John Wilson Gives Rare Copland An Even Rarer Hearing


Copland: BBC Philharmonic / John Wilson (conductor). BBC Philharmonic Studio, MediaCityUK, Salford Quays, 14.6.2017. (RBa)

Aaron Copland – An Outdoor Overture (1938); Dance Symphony (1922-1925); Symphony No.1 (1928); Statements (1934)

Few if any conductors today accommodate the repertoire’s far extremes as naturally as John Wilson. He is greatly in demand for his revivals of music from the shows and cinema. At the same time, he has been at the forefront of the British music scene and of the works of Aaron Copland. The two worlds—popular and serious—did not intersect much in this concert, although An Outdoor Overture is certainly catchy. Let us hope that Wilson finds an excuse for reviving Copland’s irresistible opera-cum-upmarket-musical The Tender Land.

In the accessible Overture syncopation, memorable ideas and high spirits are the order of the day. The work was written to a commission from the High School of Music and Art in New York City. Its outgoing ways and youthful zest place it alongside works such as Moeran’s Overture to a Masque and Randall Thompson’s Second Symphony. The orchestra delivered as they always do (there had been an open rehearsal the previous morning). They revelled in the incident-rich writing from that jog-trot ostinato surmounted by a gloriously relaxed and liquid-toned trumpet solo to the “morse” punctuating xylophone and some silky slinky violin phrases. The work perhaps picks up on world conflict to come, for the final pages are imbued with energy, heroism and conflict ahead.

Towards the end of the concert, Wilson turned to the audience and made the point that Copland’s music is in two categories and that Statements was not of the type that would fall into the listener’s lap. While we are perhaps used to works of the 1960s such as Connotations and Inscape being hard-going, the other three works in this afternoon concert were far from immediately welcoming. Just goes to show that Copland’s music of the 1920s and 1930s was not written for instant ingratiation.

The Dance Symphony added two harps, celesta and piano to the Overture‘s orchestral complement. Soft uncertainties, tender and tentative, predominate among a canvas of subtle dissonance. Pirouetting woodwind and slowly drifting textures suggest Copland had an affection for Ravel’s orchestration. Melody is subservient to transparency of texture, yet once or twice the music reminded me of Constant Lambert’s Music for Orchestra. This Symphony is a largely ruminative work, heavy with nepenthe and—but for Copland’s more transparent orchestration—rather like Griffes’s Pleasure Dome. What the Dance Symphony has to do with dance or symphony I do not know. It is just a title on which to hang an imaginative piece of strange impressionism.

Symphony No.1 (1928) is a version for orchestra only of the 1924 Organ Symphony. The already large orchestra was joined by five more French Horns—making nine in total—and a saxophone. A bleak and cold first movement with a notable viola solo (Copland appears to have been partial to the instrument) preceded a movement in which syncopation is indulged by piano and oboe. This proceeds to what I can only call a crescendo of convulsions. It is no wonder that one of the French horn players, while not playing, held her hands over her ears at various points when not delivering part of the imposing clamour. Aggressive intensity grips this work and from it a sense of victory is finally wrested.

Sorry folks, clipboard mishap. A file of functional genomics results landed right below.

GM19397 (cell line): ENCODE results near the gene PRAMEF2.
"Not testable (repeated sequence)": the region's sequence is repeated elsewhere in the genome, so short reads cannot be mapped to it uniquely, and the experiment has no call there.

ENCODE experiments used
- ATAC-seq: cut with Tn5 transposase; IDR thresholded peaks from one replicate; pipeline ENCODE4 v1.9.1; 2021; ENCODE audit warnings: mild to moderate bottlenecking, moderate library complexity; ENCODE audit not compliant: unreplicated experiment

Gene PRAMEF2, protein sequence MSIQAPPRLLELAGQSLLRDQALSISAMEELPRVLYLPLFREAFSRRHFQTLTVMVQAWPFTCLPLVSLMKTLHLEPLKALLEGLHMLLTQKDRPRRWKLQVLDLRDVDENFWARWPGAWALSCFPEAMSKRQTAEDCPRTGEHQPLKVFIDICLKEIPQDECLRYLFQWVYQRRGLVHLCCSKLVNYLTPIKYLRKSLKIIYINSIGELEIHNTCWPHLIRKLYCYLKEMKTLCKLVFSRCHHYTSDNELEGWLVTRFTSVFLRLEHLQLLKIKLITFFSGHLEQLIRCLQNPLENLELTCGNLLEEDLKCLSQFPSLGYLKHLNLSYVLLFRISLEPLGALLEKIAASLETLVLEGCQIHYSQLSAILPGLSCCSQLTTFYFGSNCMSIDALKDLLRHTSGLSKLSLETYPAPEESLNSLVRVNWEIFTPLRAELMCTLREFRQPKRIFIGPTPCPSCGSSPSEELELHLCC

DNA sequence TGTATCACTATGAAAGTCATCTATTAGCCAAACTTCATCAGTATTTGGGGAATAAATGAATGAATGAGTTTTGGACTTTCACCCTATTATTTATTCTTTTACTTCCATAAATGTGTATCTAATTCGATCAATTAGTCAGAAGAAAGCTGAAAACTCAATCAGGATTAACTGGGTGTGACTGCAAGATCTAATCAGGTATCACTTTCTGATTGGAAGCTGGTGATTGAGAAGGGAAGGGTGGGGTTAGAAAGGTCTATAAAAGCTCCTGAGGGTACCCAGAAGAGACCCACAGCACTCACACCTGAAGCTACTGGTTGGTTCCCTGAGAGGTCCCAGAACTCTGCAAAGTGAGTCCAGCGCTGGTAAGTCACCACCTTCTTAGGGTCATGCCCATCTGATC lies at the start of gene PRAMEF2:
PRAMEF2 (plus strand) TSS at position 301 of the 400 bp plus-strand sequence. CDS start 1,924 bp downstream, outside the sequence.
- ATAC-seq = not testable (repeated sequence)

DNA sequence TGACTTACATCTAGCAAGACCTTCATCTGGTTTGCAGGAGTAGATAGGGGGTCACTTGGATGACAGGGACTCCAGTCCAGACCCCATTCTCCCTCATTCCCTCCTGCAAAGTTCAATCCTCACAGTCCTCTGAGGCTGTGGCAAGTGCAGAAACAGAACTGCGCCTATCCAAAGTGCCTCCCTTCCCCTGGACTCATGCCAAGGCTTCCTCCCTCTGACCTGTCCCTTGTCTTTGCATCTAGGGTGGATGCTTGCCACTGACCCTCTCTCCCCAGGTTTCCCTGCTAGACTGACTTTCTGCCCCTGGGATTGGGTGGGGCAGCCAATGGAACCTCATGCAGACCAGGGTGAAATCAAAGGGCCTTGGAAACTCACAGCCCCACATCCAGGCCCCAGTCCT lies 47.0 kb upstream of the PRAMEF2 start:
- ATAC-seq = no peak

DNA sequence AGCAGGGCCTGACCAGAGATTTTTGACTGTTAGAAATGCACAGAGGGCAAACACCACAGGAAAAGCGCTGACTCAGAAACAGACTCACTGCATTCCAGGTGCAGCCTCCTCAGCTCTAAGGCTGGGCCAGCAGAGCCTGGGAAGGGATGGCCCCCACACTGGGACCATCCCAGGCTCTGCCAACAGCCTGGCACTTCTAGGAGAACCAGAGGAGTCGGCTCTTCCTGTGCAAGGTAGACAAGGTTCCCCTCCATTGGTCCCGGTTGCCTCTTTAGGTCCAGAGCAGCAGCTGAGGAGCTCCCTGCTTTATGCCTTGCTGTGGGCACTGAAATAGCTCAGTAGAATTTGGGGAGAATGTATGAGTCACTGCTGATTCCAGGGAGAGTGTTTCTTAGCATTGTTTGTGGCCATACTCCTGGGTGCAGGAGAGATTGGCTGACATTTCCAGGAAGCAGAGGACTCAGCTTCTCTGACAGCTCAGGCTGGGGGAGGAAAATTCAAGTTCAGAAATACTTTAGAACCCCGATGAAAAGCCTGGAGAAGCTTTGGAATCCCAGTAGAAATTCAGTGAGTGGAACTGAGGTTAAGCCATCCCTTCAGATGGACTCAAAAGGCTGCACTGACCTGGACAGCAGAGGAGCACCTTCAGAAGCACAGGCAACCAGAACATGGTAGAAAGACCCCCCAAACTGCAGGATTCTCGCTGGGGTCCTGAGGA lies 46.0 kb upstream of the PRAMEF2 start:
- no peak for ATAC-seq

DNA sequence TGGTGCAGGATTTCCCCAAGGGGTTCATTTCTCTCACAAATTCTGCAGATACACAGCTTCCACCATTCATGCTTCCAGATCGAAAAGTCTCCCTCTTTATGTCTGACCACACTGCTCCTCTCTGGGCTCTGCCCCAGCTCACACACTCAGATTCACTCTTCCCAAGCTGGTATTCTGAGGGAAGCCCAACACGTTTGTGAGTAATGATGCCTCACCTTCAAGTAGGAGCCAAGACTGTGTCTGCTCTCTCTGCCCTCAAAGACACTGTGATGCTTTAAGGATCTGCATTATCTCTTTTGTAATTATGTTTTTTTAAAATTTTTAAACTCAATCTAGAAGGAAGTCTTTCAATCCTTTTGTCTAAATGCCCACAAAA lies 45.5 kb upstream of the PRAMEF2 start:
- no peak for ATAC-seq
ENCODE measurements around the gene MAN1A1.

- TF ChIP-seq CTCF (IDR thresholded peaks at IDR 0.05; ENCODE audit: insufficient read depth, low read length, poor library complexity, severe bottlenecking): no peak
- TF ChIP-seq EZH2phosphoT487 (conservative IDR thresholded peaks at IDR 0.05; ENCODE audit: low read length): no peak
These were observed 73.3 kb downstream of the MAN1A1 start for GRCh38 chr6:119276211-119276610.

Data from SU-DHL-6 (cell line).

Statements, briefly introduced by John Wilson after a ten-minute interval, is in six short movements. The titles remind me of those chosen by John Foulds for his Essays in the Modes. Copland’s are Military, Cryptic, Dogmatic, Subjective, Jingo and Prophetic. I see that Virgil Thomson wrote of this work as “a manly bouquet, fresh and sweet and sincere and frank and straightforward.” It is the toughest, most dissonant and most wispily orchestrated of all the works heard here. Military is riven with protest yet manages to sound like a bell carillon. Cryptic is melancholy, suggestive of a water-colour at one moment and a charcoal sketch the next. Dogmatic is stabbingly vituperative. Leader Yuri Torchinsky’s ending of a phrase with an almost anti-magnetic bouncing away of the bow from the sounding string nicely echoed the mood. Subjective suggested a nocturnal city scene—an Edward Hopper painting in sound. It has some of the tenderness found in the Outdoor Overture. Jingo was notable for the woodwind’s creak and gurgle. It peters out rather than ends. Prophetic runs the gamut with a querulous theme, brutal conflict, a long trumpet solo and a pre-echo of Copland’s famous Fanfare. It ends in a peaceful exhalation and the tam-tam softly struck as if mysteries are about to be revealed.

Wilson, who used a baton throughout, knows this fine orchestra well and they respond to his unambiguously flagged gestures and general conducting style without holding back.

This orchestra and conductor are engaged with Chandos in what amounts to a Copland Edition, of which a pair of discs, Vol.1 and Vol.2, has already been issued. This concert signals another disc.

Rob Barnett

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